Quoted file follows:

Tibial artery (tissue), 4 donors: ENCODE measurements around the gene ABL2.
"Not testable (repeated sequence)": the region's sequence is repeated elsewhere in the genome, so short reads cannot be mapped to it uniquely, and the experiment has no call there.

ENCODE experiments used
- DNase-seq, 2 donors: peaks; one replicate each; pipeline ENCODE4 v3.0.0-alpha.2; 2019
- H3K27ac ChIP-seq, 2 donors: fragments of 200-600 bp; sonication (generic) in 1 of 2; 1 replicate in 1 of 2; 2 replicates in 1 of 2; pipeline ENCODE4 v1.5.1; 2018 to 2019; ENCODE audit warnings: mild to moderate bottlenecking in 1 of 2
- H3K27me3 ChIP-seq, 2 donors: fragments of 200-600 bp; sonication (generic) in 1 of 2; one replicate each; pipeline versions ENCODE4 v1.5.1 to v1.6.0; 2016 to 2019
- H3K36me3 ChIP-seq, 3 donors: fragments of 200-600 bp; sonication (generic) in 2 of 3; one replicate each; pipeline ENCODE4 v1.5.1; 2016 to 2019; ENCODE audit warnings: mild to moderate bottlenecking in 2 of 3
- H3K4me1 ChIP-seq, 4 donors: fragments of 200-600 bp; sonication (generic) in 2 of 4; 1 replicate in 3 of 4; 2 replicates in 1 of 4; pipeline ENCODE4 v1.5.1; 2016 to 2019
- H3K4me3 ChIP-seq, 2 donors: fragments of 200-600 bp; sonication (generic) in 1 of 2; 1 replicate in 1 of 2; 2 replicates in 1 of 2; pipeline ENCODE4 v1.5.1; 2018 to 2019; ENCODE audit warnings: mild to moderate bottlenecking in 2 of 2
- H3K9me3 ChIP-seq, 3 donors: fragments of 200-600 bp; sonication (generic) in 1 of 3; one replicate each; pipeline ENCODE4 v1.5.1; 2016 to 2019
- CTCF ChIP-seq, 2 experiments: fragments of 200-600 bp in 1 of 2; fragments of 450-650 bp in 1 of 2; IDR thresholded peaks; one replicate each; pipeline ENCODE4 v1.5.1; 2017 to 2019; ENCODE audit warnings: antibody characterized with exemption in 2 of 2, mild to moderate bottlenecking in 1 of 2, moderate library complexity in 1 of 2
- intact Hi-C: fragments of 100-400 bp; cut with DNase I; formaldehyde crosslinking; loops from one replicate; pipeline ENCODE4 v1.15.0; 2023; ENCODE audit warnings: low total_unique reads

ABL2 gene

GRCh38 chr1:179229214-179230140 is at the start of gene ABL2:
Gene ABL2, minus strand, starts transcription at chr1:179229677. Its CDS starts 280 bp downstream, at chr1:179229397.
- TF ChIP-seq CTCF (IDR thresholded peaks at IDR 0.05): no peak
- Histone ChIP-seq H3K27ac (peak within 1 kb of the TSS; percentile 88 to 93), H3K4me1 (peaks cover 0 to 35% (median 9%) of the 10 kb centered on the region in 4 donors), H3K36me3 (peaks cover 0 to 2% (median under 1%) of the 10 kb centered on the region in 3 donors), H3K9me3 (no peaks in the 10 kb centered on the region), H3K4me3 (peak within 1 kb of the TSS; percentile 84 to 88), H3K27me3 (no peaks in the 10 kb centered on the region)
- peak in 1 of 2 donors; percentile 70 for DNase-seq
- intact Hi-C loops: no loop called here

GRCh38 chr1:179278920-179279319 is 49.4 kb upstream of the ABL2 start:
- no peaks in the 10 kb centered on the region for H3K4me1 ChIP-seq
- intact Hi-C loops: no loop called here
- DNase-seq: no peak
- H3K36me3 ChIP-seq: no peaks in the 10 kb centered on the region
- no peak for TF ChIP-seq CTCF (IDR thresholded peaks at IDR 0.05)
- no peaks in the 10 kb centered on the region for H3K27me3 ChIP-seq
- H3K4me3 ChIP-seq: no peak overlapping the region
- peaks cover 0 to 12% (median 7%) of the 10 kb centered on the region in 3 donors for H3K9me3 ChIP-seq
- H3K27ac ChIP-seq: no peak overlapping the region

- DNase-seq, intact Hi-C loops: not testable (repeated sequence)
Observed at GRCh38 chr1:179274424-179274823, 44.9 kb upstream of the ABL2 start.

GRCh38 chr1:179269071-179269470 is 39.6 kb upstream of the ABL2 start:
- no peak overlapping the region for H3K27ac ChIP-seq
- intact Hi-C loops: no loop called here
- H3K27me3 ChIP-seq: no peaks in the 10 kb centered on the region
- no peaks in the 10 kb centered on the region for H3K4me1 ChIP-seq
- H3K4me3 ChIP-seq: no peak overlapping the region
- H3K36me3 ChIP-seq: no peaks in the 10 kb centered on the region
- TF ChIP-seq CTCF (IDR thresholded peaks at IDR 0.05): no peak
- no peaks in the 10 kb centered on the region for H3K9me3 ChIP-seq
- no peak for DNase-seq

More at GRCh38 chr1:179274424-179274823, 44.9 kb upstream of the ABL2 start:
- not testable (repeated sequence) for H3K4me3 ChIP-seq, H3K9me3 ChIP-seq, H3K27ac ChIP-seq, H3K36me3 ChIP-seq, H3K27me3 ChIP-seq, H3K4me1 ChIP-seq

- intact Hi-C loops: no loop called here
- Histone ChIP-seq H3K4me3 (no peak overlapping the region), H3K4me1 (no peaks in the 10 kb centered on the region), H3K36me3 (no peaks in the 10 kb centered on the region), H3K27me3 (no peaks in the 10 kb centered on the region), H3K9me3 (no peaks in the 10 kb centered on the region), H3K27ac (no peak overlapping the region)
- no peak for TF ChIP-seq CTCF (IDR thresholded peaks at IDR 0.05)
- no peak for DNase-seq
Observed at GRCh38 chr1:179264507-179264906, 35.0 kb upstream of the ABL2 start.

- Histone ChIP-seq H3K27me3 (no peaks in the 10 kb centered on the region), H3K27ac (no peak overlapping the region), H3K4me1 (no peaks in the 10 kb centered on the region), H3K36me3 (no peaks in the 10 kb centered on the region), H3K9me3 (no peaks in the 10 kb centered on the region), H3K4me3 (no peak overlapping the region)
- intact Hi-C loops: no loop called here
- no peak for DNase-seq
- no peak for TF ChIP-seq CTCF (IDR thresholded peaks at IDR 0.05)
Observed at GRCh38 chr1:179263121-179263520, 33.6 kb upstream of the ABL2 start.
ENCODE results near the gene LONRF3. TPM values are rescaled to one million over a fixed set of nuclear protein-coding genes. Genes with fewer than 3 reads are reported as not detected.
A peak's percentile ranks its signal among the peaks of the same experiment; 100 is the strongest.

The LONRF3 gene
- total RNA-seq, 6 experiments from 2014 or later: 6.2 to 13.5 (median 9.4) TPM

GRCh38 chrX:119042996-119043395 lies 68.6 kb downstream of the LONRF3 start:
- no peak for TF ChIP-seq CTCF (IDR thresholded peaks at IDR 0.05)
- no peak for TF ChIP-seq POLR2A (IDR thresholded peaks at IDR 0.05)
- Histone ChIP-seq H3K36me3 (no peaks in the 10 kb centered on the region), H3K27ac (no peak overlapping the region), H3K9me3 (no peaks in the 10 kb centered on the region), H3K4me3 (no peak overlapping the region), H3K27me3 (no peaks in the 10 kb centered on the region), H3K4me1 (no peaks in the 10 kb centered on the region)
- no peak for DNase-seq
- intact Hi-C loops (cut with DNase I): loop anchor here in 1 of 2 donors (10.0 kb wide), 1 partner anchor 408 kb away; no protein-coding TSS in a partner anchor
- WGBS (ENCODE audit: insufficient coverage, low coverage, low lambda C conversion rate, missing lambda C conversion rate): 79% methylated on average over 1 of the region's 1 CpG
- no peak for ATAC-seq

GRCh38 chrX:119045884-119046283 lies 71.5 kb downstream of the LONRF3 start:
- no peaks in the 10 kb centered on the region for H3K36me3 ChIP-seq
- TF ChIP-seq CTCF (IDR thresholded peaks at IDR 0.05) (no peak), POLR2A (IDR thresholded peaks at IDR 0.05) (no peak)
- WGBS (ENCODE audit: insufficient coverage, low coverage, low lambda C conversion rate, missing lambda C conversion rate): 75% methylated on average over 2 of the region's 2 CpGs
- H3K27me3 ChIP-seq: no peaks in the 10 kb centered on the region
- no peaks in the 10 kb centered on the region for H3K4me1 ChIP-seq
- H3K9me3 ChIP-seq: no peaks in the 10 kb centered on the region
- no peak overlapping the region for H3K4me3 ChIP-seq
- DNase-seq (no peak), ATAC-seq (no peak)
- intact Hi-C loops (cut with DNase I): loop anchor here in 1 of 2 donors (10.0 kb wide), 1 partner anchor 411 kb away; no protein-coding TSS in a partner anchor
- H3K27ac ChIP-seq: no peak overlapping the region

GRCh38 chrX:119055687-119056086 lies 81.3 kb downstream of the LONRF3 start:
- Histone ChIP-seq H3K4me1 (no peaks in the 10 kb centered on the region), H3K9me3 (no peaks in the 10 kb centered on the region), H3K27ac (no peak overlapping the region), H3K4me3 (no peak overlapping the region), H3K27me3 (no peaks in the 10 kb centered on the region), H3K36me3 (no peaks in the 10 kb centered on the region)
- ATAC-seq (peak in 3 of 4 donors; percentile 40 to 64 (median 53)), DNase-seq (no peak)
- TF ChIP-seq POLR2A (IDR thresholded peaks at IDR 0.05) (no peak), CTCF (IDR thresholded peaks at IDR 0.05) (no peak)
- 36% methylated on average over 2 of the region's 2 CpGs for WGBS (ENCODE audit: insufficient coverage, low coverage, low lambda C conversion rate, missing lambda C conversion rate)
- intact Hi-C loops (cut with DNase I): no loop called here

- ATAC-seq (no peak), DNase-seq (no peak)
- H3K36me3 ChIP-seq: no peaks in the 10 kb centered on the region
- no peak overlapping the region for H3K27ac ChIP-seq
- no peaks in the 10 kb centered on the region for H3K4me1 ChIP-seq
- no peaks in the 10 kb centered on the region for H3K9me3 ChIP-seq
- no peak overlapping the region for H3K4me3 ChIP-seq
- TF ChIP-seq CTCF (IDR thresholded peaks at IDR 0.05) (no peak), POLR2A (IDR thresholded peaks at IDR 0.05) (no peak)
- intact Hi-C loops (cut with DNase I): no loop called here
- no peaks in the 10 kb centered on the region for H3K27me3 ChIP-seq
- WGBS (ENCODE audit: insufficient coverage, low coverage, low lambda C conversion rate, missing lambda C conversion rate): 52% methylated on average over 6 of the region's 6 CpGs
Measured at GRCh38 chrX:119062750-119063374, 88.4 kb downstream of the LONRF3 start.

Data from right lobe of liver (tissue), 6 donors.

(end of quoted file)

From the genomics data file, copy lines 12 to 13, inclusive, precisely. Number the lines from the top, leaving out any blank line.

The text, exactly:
- intact Hi-C: fragments of 100-400 bp; cut with DNase I; formaldehyde crosslinking; loops from one replicate; pipeline ENCODE4 v1.15.0; 2023; ENCODE audit warnings: low total_unique reads

ABL2 gene